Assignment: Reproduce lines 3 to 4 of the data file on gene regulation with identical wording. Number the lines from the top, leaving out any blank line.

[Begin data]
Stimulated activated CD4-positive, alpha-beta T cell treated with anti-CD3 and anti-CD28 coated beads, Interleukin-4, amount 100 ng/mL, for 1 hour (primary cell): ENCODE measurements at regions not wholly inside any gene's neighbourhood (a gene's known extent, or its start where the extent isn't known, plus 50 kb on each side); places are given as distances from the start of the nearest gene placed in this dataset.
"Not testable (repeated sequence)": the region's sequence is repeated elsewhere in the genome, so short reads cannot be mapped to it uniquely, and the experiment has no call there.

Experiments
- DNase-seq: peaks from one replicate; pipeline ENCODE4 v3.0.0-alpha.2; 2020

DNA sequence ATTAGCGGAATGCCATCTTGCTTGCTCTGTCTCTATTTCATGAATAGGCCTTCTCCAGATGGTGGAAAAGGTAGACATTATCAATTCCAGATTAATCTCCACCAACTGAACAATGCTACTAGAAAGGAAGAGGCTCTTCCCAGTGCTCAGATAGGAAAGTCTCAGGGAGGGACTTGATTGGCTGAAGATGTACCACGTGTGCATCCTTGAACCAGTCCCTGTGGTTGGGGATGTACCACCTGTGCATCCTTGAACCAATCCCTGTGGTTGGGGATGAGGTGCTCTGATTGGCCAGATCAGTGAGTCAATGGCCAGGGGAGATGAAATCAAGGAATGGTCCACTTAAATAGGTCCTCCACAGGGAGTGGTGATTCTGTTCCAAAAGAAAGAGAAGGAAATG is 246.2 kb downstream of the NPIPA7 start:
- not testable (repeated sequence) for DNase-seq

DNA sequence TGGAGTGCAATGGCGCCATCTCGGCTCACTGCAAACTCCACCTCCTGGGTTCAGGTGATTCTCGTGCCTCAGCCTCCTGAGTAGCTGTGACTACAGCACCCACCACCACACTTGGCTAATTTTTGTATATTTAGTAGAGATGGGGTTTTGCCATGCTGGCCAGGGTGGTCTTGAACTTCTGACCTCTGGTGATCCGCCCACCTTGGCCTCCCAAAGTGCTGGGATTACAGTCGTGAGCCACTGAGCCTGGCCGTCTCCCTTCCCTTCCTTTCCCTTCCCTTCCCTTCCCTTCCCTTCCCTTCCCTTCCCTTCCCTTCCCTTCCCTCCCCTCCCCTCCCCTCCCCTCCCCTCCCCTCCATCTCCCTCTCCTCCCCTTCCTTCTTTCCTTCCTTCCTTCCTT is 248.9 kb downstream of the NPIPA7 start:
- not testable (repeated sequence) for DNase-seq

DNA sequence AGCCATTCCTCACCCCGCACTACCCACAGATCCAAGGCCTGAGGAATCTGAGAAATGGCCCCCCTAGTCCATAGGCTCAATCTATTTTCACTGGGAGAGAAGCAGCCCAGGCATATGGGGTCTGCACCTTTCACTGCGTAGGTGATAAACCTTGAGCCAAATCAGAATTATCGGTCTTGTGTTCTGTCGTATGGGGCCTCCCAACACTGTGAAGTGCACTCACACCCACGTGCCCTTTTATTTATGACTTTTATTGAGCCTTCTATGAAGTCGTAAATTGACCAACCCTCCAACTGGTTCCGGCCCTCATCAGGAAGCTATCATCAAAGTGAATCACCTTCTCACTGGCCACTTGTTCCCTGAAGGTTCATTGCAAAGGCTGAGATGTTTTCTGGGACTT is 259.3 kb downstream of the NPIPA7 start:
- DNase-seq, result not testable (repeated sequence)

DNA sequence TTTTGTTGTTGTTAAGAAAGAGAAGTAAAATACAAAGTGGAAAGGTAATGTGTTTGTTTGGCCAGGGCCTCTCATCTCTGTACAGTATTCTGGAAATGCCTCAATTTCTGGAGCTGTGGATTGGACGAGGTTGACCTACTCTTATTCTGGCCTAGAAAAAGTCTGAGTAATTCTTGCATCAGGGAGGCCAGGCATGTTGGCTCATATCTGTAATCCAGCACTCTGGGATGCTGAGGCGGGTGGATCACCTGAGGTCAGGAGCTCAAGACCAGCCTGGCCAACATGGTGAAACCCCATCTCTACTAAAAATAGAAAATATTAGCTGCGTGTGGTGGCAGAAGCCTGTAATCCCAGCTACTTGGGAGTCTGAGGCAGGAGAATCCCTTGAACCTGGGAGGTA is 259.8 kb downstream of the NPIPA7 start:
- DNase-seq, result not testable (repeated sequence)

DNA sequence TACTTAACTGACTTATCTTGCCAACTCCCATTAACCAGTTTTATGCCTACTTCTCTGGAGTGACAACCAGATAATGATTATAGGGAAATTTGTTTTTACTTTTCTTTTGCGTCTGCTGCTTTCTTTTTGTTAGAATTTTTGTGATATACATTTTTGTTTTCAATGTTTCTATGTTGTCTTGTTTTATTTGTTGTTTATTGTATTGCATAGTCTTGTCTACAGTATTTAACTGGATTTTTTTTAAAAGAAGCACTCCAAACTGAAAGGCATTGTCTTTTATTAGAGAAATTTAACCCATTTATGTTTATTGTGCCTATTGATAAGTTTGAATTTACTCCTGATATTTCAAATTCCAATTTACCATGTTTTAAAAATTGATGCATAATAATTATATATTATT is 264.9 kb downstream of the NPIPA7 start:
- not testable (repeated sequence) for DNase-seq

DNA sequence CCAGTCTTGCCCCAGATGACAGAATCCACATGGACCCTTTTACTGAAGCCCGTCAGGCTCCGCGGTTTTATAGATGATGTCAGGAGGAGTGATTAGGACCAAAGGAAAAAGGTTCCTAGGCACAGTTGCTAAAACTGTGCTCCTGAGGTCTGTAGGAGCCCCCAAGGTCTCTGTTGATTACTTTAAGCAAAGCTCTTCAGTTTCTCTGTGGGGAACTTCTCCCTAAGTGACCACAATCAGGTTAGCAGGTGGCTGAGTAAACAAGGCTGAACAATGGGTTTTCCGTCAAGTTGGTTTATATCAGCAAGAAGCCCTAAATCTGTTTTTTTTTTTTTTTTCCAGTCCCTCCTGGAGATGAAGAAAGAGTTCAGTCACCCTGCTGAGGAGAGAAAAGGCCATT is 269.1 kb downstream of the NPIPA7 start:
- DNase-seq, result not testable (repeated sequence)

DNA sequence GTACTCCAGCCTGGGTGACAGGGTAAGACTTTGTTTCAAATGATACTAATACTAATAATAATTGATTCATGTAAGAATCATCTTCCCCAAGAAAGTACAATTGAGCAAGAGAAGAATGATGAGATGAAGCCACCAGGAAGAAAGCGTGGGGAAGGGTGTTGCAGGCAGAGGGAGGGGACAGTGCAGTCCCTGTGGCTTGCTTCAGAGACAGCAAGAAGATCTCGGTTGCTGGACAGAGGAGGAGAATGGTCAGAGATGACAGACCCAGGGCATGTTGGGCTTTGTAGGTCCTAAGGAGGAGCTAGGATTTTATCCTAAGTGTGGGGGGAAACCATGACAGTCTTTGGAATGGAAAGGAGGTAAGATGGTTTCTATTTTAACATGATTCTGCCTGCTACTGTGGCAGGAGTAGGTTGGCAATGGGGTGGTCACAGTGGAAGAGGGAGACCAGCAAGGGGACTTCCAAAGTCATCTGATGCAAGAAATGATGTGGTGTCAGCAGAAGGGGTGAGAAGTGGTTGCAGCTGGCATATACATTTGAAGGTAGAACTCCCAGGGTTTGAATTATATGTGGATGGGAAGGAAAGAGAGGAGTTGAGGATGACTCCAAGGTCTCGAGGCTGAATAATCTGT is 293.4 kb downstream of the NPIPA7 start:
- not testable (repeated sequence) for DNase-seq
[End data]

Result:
Experiments
- DNase-seq: peaks from one replicate; pipeline ENCODE4 v3.0.0-alpha.2; 2020